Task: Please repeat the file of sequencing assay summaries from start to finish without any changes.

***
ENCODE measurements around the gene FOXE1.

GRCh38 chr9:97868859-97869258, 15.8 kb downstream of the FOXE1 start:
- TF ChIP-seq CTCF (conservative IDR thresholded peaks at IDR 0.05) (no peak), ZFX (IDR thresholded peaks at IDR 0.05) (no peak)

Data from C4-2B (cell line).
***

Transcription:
ENCODE measurements around the gene FOXE1.

GRCh38 chr9:97868859-97869258, 15.8 kb downstream of the FOXE1 start:
- TF ChIP-seq CTCF (conservative IDR thresholded peaks at IDR 0.05) (no peak), ZFX (IDR thresholded peaks at IDR 0.05) (no peak)

Data from C4-2B (cell line).